Most of the things I write about on this blog have to do with living in Turkey — something curious, or something difficult, or something ridiculous to the point of hilarity. But I struggle with what to write about when I’m completely and utterly blah about living here. When I have no interest in interacting with the culture or its people. When all I want to do is hide out in my comfortable home and work on things that don’t require my brain to stumble through its confusing, and as yet very ill-lit, Turkish pathways…

This is when you see gaps in posting. Because really, I only find culture shock entertaining when I can get a good story out of it. And sometimes when the power goes out yet again, I don‘t find it charming. And, oddly enough, I don’t amass humorous Turkish anecdotes when I refuse to speak it…

Oh no.

This is why it’s always dangerous to verbal process in a public setting — I’ve just realized what’s happening. One time when I was living with a family with small children in California, I sat beside a two-year-old for over an hour as he writhed in agony on the floor, refusing to be comforted, contorting his body and face and howling his righteous wrath.

I’m on the verge of a full-blown tantrum.

I’m sick unto death with Turkish and struggle and miscommunication, and the constant barrage of assaults against my much-abused yet ever-howling pride. I’m exhausted by the daily energy-suck that is walking around surrounded by language I don’t yet understand. I miss my family and my friends and familiar things and “normal.” I miss looking at the ingredients for a recipe and not immediately wondering what I can use as a substitute.

I actually got mad yesterday when we walked past an advertisement I’ve seen hundreds of times, for a neighborhood restaurant with pictures of big juicy hamburgers, because every slab of hamburger meat in this city has an additive that ruins the taste.

Not to mention how I try to make myself invisible when I walk past my çig köfte friend, dying to tell him that it’s nothing personal, but do we have to chat every. single. time. we see each other? Can’t he accept my American differences for one day and let me drive straight into my metaphorical garage and shut the door quickly so I don’t have to see the neighbors, let alone talk to them?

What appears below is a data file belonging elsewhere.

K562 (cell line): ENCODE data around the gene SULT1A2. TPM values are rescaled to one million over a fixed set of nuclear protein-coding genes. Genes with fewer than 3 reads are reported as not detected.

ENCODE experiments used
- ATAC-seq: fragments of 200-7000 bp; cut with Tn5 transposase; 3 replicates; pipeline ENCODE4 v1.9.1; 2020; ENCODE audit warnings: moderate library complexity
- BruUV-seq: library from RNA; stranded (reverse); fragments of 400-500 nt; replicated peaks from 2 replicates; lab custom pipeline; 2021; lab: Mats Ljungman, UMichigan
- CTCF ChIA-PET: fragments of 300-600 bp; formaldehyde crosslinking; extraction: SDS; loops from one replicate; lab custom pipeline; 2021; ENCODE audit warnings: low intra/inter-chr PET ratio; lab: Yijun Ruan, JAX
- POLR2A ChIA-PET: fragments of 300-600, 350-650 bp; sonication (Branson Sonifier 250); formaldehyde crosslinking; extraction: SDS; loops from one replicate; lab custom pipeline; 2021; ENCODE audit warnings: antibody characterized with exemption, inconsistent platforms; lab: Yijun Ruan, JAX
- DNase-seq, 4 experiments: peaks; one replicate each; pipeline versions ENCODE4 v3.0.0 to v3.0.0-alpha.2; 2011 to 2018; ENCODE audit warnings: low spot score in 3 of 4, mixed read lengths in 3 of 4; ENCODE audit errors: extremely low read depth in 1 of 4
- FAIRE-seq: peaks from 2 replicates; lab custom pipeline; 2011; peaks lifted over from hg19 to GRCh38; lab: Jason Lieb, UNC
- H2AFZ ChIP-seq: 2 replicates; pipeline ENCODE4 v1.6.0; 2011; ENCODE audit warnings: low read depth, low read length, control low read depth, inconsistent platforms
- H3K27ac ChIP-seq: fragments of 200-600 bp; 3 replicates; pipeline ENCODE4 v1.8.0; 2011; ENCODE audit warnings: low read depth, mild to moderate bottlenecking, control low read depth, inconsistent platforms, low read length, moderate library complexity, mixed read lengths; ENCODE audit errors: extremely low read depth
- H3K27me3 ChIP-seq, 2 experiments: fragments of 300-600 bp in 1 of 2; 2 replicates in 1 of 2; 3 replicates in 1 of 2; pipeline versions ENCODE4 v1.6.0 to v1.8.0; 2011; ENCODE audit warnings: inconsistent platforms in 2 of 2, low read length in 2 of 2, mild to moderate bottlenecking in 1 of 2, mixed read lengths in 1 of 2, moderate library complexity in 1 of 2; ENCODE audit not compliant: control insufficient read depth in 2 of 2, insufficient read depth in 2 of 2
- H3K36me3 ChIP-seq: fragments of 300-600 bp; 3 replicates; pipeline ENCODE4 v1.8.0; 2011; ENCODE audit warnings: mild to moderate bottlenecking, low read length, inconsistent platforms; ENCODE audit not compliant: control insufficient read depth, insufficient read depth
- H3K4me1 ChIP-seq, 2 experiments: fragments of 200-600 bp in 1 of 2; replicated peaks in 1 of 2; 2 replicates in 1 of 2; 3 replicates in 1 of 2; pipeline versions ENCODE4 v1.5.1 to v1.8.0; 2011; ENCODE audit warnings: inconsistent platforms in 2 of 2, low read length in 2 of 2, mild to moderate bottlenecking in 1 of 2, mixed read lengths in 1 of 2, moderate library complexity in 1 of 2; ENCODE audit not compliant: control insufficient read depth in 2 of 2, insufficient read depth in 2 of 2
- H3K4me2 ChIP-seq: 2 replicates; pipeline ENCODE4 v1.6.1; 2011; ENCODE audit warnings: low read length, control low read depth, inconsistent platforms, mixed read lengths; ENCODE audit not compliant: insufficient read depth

And I’m sick, sick, sick of walking past all the Syrian mothers with their lethargic did-they-drug-them? children in their arms and not having a decent solution to offer. In my country I have resources, I know people, I can send out a call for help on any number of mediums — but here, so far all I can manage to do is look them in the eye and smile and offer a prayer. And they keep coming. God, they just keep coming!

And the hypocrisy — dear God the hypocrisy — of still grumbling about the bad taste of hamburger while you pass the Syrians, a very good chicken alternative in hand, wishing only that they would take a day off of begging for their daily bread so you could walk to your comfortable home in peace. It’s like some kind of cancer, consuming you from the inside out. And oh, how deeply seductive the almost self-defensive urge to off-load the weight of your own hypocrisy by indiscriminately blaming the blithe and comfortably ignorant Americans.

And please don’t remind me that I chose all of this, that I agreed of my own free will to move here — I’m conveniently choosing to ignore that particular fact at this time. Please don’t remind me that I love this country and these people with an emotion that goes so deep it hurts to look at them from across this not-temporary-enough language barrier, as I jump and wave and try to get their attention. Please don’t even open your mouth to tell me that this no-doubt very normal stage of cultural adaptation, too, shall pass.

I know all of this. But frankly, my muscles are fatigued with trying to hold it in and act my age. The two-year-old inside of me refuses to be comforted, cooler heads will not prevail. Injustice and impotence, exhaustion and humiliation, change and loss — steadily, side by side, have quietly boiled together in this cracked pot. There are other, stronger ingredients in there, and I have faith that the dish will be delightful once it’s finished — but at this point in the cooking process it’s producing a cloud of something that looks and smells a lot like two-year-old rage.

As a non-parent, the only positive thing I’ve ever seen come from a tantrum is that it blows out all the negative emotion, leaving only enough strength to crawl into a parents’ lap. And if you don’t even have strength enough for that, you can lay quietly and wait for the Parent to lean over and grasp you into His arms.